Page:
Protestant Tribute to the Catholic Church

John Francis Maguire
CHAPTER XXVIII (2) start of chapter

The assembling of the Council elicited from an able newspaper of Baltimore (50) a testimony to the conduct of the Catholic Church, which thoroughly represents what I have heard expressed in more than a hundred instances throughout the States. I find it quoted, among other articles from the public press, in the volume containing the official record of this memorable manifestation of the progress of the Church. I know it represents the almost universal feeling of the South, and of all but the extreme or violent of the North:—

But while we do not propose to enter upon a theme so nearly boundless, and involving so many considerations which divide the minds of men, it is but appropriate to the occasion, and it certainly is a pleasure to us to say, that the course of the Clergy of the Roman Catholic Church, during our late civil dissensions, will make this demonstration of its vitality and vigour very welcome to multitudes, who, but a little while ago, would have witnessed it with jealous concern. With but few exceptions—and those chiefly noted for their rarity—the priesthood of the Roman Catholic Communion have kept their hands clean of brothers' blood. They have preached only the Gospel, and the great doctrines of peace and good will on which it rests, and have not sullied their altars with fratricidal emblems, or turned their anthems of praise into songs of hate and war. In the camps of both armies they were ministers of God only, and faithful to their high calling amid the terrors of the battle-field and the dangers of the pest-house and the hospital; they dedicated themselves exclusively to the alleviation of bodily suffering and the gentle and holy ministerings of religious consolation. It is for this that men reverence them to-day, who, ten years ago, would have been prompted by prejudice to revile them. It is for this that the Church, whose ministers they are, is recognised now by thousands who dispute its freed as a worthy depository and teacher of the sacred truths which, in making men Christians, make them love one another. In all the proud annals of the Church of Koine there is no prouder page than that which records her purity and steadfastness and independence—her indifference alike to the threats and seductions of power during the Confederate Revolution.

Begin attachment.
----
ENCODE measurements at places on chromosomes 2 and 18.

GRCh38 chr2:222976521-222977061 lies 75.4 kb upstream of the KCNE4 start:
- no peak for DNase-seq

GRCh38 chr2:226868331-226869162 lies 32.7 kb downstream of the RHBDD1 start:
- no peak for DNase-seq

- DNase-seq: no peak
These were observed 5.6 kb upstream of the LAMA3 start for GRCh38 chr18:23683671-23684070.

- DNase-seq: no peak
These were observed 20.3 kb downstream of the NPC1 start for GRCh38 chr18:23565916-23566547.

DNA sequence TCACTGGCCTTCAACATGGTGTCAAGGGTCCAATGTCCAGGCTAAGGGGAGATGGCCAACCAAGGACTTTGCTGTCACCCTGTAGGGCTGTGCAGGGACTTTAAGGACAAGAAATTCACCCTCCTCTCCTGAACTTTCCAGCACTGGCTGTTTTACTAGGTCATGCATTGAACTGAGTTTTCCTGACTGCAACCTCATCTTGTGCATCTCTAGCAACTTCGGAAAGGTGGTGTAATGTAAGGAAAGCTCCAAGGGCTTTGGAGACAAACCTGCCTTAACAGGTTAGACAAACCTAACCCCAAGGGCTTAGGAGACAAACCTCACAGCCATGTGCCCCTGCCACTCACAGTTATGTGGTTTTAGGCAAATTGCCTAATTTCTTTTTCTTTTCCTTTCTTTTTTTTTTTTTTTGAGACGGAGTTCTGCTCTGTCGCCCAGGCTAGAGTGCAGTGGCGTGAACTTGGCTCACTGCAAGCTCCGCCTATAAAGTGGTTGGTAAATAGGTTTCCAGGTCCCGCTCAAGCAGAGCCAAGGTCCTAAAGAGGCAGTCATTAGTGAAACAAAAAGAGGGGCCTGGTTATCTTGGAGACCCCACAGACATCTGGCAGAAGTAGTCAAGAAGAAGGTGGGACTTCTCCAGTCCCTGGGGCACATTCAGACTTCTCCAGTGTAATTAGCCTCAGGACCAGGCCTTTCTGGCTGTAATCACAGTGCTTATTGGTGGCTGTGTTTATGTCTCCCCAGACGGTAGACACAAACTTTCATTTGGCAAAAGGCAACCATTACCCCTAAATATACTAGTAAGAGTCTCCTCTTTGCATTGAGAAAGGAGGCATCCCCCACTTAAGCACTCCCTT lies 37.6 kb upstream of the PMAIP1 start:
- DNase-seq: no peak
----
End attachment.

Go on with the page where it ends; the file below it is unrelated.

Seduction could not betray the Church from the straight path of her duty; and to threats, though backed by the power of armed legions, she opposed that same sublime 'Non possumus' by which the Sovereign Pontiff has so persistently baffled the wiles of political intriguers, and resisted the fiercest rage of the enemies of the Papacy. 'We cannot do this evil thing—we cannot prostitute our pulpits to the worst passions of man—we, ministers of peace, cannot preach havoc and slaughter—we cannot desecrate God's temple by substituting for the Cross the banner of human strife.' This was the Non Possumus of the American Church. Two Prelates—one of them of the most eminent rank—were called on during the great struggle to exhibit this courage, in which the Catholic Church has ever excelled. To the order of a general, high in command, that a flag should be displayed on his cathedral, the Archbishop, a meek and saintly man, replied in the spirit of the old Roman—had that old Roman been a Christian—'My banner is there already: that banner is the Cross of Christ—none other shall be there, with my consent.' Coarse threats were used in the second instance, and even personal violence was not altogether improbable; but the undismayed Prelate, a man of lofty stature, drew himself up to his full height, and, as he seemed to fill the entrance to his cathedral with his swelling form, he exclaimed to those who were rudely pushing on—'Then, if you attempt to pass, it must be over my dead body; for so long as I live, no war flag shall desecrate the house of God.' The Clergy caught the spirit of their Bishops, and displayed a quiet resistance to the requirements of vehement partizans which was little short of heroic. Thus, in a moment of the severest trial did the Catholic Church of America maintain a strict neutrality, increase and extend her means of usefulness, and secure the respect of those who admire consistency, or who deplored the disastrous consequence of a war which they were powerless to prevent.

The Irish in America, first published in 1868, provides an invaluable account of the extreme difficulties that 19th Century Irish immigrants faced in their new homeland and the progress which they had nonetheless made in the years since arriving on a foreign shore. A new edition, including additional notes and an index, has been published by Books Ulster/LibraryIreland:

Paperback: 700+ pages The Irish in America

ebook: The Irish in America